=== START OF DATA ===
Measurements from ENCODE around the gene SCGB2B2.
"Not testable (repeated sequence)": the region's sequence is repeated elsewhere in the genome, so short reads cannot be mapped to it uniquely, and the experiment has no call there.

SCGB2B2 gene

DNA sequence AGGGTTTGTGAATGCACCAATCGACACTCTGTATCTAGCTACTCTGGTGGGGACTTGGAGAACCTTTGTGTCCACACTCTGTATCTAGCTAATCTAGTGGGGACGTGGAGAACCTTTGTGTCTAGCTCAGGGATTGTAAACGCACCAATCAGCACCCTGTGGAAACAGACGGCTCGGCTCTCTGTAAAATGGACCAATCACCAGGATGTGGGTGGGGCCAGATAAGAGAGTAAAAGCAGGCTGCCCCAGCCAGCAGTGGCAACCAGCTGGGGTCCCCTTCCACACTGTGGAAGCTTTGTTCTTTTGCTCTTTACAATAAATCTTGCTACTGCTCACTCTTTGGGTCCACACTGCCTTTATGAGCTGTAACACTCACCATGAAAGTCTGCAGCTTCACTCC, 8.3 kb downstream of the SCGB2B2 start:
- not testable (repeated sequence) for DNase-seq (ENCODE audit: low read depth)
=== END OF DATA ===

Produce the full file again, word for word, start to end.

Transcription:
Measurements from ENCODE around the gene SCGB2B2.
"Not testable (repeated sequence)": the region's sequence is repeated elsewhere in the genome, so short reads cannot be mapped to it uniquely, and the experiment has no call there.

SCGB2B2 gene

DNA sequence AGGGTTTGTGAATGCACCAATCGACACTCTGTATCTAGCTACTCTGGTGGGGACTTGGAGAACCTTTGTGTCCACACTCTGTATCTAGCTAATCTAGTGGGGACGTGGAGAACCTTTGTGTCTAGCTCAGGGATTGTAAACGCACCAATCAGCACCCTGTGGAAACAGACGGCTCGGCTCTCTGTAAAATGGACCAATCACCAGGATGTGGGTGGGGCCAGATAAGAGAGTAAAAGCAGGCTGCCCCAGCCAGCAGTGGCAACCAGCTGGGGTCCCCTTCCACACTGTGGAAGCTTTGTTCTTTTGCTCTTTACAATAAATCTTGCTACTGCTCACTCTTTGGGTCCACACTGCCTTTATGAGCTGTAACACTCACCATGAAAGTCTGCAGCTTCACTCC, 8.3 kb downstream of the SCGB2B2 start:
- not testable (repeated sequence) for DNase-seq (ENCODE audit: low read depth)